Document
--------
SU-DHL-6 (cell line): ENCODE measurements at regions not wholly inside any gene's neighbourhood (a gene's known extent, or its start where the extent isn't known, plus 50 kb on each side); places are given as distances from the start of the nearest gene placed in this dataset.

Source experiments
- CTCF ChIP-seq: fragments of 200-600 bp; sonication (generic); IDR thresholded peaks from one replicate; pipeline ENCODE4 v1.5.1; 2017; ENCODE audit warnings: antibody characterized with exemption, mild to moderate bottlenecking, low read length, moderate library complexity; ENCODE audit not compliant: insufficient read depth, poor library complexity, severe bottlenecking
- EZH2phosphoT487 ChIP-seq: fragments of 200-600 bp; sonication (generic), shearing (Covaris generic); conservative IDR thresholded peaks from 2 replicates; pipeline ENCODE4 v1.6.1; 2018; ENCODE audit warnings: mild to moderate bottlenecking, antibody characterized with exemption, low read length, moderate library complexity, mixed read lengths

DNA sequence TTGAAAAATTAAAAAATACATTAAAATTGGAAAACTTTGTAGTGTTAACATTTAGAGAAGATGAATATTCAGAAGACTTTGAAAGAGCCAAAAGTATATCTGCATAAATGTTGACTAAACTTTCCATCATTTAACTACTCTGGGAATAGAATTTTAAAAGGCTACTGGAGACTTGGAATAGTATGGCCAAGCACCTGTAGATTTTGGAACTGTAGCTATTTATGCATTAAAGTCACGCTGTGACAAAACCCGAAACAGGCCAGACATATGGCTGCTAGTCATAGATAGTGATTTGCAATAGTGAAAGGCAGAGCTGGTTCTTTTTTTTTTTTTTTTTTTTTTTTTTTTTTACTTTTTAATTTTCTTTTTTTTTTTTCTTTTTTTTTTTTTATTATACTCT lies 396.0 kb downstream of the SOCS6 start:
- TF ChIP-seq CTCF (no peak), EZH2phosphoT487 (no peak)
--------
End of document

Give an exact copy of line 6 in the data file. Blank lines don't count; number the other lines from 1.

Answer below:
- TF ChIP-seq CTCF (no peak), EZH2phosphoT487 (no peak)